As a 16-year-old Class 10 student of an all-girls school in Walkeshwar, Mumbai, watching the newly released sex comedy The Guru (2002) after my internal exams was something I was looking forward to. My friends, however, thought I’d have a problem at home, if I told my parents the truth. They were wrong. My parents were cool with it. I picked up the landline and dialled the number of my classmate Divyangana — her mother answered the phone (this was 2002 and before the cellphone became ubiquitous). Anyway, her mum said Divyangana had gone to the club but I could leave a message.
Me: Aunty I’ve got permission. Is Divyangana coming tomorrow?
Aunty: What are you girls doing?
Me: Watching a film.
Aunty: Which one?
Me: The Sex Guru. 3 pm show at Sterling. After our last exam.
Aunty: I’ll ask her to call you.
I didn’t hear from Divyangana that evening. But next morning I was pleasantly surprised when Divyangna told me she was going to wear her yellow t-shirt and new jeans to the movie.
Me: What happened?
Divyangana: I told her that Devika and I were watching Makadee and you’re confused about which gang you’re going for the film with.
Considering that I am well-known scatter brain, her mum bought that story. By the way, Divyangana didn’t make it to the movie — but that whole episode is for another article. This one is about how how sex on the screen and conversations about condoms are no longer in the realm of taboo. And our ads are reflecting it. Ranveer Singh’s ad for Durex Jeans is for family viewing and my parents' permissiveness is the new normal.
“The new Durex ad is cute. It brings the attention back to the category but I think people are still going to continue carrying the condom in their wallets. We’re not carrying them to work yet, are we?” quips ad guru Alyque Padamsee. If the advertiser is to be believed, the millennial's fundamental problem is no longer HIV, family planning or making the condom sexy. It’s apparently carrying it around in our jeans and purchasing it with the same ease as candy. Yes, some people would do that in the age of Amazon, Grofers and condombazar.com because it’s simpler or maybe they live where e-commerce players don’t deliver.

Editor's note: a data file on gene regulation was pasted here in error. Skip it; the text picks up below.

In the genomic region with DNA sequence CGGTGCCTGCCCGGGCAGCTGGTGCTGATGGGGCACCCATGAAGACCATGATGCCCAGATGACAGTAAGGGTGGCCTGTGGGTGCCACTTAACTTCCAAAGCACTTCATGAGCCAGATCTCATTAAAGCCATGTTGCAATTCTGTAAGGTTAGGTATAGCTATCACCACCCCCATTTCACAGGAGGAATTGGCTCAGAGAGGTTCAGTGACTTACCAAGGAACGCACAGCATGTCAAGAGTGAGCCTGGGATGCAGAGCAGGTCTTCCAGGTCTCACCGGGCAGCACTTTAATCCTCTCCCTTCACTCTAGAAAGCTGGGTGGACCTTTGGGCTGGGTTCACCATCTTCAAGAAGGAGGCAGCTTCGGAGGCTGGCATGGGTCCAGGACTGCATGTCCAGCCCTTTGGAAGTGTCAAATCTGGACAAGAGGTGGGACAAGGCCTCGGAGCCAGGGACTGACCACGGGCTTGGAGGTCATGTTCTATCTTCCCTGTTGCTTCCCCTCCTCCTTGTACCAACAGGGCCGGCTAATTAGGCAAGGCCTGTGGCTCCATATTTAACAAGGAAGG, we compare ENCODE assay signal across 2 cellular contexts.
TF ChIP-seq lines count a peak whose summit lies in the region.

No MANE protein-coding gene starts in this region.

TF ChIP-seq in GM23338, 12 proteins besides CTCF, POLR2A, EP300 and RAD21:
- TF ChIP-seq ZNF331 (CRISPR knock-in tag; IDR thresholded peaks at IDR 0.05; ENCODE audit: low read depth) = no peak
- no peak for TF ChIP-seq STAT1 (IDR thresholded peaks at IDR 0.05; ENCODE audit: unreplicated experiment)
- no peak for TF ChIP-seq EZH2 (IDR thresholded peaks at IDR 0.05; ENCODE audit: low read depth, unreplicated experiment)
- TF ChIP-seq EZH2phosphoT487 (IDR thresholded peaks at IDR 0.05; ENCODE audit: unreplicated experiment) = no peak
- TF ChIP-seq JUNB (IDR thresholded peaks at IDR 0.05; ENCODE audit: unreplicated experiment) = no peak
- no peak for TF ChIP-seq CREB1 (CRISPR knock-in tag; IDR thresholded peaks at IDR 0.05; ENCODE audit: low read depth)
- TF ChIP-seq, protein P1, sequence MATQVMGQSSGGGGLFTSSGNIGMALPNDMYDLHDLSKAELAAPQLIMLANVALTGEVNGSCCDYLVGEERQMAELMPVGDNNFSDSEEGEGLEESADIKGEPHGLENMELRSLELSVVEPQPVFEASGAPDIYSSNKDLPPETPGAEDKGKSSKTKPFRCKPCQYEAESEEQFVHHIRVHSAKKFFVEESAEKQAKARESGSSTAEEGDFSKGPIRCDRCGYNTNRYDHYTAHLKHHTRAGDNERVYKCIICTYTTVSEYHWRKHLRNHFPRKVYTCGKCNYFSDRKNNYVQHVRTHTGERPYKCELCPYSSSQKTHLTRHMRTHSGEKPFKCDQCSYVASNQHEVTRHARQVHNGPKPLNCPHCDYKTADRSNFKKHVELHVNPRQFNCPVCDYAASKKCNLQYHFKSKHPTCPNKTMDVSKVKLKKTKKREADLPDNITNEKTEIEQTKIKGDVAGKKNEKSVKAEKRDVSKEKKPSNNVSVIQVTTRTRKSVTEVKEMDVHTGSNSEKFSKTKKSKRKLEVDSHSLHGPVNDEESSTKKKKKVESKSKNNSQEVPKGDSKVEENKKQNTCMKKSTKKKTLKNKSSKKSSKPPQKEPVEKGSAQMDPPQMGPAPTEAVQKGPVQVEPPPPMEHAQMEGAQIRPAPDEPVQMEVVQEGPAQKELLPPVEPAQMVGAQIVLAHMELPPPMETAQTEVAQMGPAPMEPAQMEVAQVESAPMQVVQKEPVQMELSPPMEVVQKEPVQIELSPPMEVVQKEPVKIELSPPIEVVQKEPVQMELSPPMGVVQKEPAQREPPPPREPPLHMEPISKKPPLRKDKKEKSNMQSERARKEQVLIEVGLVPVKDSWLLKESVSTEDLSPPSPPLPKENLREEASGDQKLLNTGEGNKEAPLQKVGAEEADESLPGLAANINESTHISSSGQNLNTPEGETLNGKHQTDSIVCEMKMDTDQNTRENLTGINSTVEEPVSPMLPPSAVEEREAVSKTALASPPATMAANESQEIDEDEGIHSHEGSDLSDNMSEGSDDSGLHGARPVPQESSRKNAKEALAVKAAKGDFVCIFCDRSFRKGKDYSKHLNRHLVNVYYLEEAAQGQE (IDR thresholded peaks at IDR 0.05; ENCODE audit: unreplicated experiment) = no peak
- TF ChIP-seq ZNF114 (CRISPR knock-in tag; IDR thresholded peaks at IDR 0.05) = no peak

"We did get Nirodh (the first condom brand) in 1963 before Nasbandi (1976). Thank God for that! And our ads have changed with the marketer’s purpose, not with the times — because frankly all of India isn’t really in the same time zone. When population control became a big concern in 1960s, team IIM, DAVP and USAID came together to launch a condom brand that people could identify with. They wanted to call it Kamraj but alas, the then Congress president had the same name — K Kamraj. So they went with Nirodh. Free distribution works like a charm even if the pack is white and plain with red text on it. Until a few months ago, (when the Nirodh packaging underwent a change) the pack still said '10 lubricated condoms. Each condom to be used once only. Manufactured by HLL Lifecare Limited',” Padamsee says.